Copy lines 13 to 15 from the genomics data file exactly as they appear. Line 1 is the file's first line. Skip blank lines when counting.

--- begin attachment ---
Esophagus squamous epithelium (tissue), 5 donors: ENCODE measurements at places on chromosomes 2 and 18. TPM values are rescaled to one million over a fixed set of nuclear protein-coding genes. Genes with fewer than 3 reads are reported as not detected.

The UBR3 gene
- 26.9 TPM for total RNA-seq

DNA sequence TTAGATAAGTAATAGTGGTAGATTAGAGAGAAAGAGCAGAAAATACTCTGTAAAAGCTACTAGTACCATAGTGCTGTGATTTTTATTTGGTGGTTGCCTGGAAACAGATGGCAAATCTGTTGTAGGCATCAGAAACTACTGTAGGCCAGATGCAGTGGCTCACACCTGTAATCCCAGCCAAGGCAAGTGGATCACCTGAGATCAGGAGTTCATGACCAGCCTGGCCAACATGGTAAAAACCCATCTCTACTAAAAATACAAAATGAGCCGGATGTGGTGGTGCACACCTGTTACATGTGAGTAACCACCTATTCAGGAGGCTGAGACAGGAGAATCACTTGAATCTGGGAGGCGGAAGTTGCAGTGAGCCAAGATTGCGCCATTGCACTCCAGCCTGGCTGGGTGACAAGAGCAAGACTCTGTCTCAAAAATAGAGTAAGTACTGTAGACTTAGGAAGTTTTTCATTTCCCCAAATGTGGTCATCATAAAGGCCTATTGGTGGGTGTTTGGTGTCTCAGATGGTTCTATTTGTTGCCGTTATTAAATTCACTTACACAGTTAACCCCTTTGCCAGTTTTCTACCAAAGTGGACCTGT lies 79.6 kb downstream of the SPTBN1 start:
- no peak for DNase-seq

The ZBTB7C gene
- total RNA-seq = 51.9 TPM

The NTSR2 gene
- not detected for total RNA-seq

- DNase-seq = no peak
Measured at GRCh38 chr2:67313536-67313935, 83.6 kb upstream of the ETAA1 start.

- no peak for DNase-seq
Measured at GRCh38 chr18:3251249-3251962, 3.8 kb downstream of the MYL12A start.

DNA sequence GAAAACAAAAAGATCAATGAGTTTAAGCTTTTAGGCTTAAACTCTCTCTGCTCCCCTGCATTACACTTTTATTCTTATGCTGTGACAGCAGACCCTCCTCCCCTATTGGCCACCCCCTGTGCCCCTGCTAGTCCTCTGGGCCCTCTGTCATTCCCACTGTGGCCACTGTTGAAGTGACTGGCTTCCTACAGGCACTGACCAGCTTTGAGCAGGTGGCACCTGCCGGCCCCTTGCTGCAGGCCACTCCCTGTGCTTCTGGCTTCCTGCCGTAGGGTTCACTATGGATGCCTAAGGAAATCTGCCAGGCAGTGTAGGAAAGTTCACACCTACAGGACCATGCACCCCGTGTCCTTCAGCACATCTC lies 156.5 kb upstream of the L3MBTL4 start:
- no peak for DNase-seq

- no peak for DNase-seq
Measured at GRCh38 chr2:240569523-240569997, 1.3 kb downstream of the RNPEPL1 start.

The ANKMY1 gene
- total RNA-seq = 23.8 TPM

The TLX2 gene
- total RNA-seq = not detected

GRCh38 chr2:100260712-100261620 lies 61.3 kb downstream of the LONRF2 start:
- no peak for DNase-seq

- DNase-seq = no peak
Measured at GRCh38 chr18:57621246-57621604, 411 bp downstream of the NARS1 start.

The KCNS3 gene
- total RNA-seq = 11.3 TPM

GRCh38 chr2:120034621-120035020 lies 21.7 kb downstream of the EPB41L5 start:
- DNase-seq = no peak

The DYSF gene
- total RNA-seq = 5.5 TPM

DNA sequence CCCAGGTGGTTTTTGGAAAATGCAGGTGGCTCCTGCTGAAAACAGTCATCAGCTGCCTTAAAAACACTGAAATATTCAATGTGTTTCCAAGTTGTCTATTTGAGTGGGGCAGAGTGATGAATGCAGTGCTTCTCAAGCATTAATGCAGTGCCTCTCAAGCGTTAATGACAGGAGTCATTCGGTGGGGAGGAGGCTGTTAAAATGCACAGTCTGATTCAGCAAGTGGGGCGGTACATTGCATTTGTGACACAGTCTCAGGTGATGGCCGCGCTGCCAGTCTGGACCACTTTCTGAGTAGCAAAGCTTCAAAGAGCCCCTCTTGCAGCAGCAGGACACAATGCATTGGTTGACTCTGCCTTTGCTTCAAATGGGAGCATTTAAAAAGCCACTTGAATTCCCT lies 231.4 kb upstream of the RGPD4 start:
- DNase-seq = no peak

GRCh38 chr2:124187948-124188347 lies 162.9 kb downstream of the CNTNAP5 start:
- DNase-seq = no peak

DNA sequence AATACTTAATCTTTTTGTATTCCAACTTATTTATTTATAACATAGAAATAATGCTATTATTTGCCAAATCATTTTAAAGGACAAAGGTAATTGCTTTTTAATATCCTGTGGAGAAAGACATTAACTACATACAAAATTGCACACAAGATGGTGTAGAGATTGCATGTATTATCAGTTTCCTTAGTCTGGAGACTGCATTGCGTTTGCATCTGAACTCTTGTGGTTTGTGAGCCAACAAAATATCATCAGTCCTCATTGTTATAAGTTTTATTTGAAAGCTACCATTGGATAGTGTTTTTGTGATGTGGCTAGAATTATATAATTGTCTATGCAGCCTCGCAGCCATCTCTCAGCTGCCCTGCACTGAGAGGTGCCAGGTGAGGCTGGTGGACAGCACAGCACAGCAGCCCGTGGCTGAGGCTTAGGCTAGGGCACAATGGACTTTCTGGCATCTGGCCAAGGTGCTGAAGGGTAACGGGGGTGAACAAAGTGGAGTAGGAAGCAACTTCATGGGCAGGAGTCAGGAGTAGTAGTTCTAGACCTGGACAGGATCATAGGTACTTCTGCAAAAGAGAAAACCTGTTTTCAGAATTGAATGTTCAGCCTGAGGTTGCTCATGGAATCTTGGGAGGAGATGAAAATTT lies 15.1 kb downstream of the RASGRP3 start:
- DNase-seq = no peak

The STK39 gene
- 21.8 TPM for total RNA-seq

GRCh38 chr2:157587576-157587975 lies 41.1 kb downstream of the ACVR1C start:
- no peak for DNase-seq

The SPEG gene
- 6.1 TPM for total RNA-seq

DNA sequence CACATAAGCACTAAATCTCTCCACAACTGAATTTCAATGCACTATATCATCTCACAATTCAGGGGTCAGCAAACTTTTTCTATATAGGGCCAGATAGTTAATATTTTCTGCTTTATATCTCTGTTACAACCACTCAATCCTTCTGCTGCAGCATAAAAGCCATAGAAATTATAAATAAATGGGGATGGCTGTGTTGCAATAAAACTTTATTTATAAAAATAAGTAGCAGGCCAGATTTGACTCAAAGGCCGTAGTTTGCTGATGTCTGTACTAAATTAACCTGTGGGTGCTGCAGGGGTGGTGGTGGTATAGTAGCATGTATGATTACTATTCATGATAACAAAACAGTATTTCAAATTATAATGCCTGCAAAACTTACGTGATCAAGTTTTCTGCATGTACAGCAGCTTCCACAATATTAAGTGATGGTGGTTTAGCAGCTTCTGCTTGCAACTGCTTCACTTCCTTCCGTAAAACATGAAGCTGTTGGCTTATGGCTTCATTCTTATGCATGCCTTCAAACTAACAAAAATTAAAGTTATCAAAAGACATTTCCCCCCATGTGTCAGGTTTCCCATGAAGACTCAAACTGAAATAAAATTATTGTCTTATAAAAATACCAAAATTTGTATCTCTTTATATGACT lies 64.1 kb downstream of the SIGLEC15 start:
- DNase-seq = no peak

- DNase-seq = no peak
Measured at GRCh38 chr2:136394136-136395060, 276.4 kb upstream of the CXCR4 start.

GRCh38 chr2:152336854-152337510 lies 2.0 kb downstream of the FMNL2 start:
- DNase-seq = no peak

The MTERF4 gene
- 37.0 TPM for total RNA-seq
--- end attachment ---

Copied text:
Measured at GRCh38 chr18:3251249-3251962, 3.8 kb downstream of the MYL12A start.

DNA sequence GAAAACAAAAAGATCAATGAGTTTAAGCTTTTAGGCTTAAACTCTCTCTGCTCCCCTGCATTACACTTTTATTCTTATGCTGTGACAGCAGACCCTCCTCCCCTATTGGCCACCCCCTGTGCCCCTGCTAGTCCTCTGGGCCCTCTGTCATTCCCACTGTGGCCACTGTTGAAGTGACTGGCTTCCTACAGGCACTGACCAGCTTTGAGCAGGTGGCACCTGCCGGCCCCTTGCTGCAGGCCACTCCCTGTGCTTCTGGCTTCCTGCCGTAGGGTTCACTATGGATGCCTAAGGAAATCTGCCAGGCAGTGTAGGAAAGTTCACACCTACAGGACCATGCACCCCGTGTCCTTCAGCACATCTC lies 156.5 kb upstream of the L3MBTL4 start:
- no peak for DNase-seq